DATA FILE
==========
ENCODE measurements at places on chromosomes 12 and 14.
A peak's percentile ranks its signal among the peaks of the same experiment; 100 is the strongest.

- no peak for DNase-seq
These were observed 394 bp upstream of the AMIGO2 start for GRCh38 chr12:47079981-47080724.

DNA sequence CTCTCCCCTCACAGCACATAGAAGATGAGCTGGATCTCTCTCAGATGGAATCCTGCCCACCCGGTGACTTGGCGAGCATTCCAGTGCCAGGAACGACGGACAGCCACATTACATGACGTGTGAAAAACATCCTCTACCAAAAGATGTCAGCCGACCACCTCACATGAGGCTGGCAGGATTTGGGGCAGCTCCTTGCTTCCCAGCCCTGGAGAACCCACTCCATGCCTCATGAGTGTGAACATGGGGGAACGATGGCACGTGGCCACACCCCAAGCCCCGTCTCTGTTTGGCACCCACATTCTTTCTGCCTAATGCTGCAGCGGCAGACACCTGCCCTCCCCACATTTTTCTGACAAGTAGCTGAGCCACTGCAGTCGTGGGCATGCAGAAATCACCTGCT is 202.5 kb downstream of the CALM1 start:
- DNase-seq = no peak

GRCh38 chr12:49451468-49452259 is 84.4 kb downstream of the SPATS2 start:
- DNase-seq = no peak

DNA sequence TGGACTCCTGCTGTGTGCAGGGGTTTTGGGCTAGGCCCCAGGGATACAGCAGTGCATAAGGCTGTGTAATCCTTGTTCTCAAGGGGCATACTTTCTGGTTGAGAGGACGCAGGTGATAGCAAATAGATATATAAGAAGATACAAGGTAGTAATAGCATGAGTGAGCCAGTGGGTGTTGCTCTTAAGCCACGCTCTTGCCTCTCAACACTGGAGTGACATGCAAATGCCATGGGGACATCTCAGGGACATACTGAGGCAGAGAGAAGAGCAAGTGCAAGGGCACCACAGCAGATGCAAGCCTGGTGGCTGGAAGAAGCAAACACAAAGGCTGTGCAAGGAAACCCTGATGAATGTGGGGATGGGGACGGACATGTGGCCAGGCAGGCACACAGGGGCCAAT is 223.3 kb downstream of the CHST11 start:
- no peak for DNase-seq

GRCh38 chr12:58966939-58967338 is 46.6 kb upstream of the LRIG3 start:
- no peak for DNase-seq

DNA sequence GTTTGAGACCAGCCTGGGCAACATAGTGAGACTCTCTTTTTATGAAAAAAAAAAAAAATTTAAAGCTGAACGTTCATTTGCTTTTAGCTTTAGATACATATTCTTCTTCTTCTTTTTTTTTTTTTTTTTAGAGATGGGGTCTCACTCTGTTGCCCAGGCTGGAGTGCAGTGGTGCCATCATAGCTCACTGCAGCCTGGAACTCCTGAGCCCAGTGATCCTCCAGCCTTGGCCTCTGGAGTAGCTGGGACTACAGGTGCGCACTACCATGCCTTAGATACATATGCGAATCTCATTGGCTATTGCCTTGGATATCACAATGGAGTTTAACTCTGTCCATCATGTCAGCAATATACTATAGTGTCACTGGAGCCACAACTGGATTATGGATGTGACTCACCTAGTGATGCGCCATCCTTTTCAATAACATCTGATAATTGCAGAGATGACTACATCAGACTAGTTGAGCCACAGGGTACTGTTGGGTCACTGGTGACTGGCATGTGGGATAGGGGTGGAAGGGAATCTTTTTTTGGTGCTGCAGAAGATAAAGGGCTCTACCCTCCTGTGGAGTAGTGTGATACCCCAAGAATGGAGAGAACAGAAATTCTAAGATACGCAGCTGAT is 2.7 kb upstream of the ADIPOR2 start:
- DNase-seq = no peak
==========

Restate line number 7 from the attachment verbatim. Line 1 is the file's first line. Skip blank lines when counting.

GRCh38 chr12:49451468-49452259 is 84.4 kb downstream of the SPATS2 start: